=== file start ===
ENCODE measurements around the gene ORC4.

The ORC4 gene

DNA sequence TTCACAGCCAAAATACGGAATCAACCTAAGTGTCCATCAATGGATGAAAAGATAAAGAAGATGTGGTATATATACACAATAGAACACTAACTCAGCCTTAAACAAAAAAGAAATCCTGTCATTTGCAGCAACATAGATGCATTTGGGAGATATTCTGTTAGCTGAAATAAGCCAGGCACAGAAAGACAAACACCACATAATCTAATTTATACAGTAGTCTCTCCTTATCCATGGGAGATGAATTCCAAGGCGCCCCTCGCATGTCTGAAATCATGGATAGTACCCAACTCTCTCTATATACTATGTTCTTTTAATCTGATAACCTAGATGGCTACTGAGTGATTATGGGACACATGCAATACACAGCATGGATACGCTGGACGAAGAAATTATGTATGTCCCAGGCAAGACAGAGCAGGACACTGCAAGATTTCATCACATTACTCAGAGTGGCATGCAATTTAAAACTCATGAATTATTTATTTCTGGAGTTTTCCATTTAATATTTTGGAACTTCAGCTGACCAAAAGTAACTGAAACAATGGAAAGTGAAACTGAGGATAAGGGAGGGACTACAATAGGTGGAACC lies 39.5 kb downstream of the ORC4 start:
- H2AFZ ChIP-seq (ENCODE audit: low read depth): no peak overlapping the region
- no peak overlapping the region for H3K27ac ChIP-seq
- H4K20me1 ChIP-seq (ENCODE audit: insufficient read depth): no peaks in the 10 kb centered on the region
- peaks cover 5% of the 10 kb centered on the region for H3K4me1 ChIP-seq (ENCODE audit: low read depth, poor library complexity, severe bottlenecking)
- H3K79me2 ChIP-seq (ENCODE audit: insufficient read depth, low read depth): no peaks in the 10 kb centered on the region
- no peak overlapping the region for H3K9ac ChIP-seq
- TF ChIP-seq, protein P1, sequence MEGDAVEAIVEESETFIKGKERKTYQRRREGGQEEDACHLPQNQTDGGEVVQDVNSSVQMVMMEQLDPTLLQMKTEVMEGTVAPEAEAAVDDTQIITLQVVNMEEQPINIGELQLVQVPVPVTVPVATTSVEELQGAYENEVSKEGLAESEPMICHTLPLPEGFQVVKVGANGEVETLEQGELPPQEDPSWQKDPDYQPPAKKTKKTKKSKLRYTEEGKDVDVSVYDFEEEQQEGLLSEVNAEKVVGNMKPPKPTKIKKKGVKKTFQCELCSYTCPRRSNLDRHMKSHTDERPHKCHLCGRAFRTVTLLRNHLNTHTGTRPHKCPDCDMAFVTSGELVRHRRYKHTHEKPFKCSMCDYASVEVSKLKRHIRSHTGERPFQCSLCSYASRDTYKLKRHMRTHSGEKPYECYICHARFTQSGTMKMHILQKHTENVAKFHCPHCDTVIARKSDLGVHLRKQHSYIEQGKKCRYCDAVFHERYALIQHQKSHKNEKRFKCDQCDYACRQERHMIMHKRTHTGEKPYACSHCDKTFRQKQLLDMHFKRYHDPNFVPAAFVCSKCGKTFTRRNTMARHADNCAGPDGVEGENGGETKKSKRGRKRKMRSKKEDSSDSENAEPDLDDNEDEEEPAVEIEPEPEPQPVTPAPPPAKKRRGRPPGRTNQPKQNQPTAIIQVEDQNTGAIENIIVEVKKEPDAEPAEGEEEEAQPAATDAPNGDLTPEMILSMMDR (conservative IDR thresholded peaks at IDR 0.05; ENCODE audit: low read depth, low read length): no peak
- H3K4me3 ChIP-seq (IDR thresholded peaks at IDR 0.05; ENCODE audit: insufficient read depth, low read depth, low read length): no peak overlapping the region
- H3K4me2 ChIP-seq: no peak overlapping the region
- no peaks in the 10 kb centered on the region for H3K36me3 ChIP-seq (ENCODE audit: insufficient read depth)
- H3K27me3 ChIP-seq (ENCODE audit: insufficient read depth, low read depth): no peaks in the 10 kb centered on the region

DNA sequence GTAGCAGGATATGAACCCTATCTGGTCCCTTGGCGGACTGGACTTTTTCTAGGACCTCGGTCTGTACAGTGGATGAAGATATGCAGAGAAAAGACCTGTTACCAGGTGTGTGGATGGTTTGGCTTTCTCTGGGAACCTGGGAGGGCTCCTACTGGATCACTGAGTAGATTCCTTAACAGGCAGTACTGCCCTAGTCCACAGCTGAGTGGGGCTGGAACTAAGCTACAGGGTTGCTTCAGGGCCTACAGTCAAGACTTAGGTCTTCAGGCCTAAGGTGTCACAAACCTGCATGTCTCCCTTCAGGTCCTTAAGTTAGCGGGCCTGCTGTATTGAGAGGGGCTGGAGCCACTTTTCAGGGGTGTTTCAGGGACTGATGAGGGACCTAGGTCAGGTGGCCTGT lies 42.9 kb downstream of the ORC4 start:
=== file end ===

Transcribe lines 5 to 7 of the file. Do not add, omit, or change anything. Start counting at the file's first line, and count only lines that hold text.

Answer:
- no peak overlapping the region for H3K27ac ChIP-seq
- H4K20me1 ChIP-seq (ENCODE audit: insufficient read depth): no peaks in the 10 kb centered on the region
- peaks cover 5% of the 10 kb centered on the region for H3K4me1 ChIP-seq (ENCODE audit: low read depth, poor library complexity, severe bottlenecking)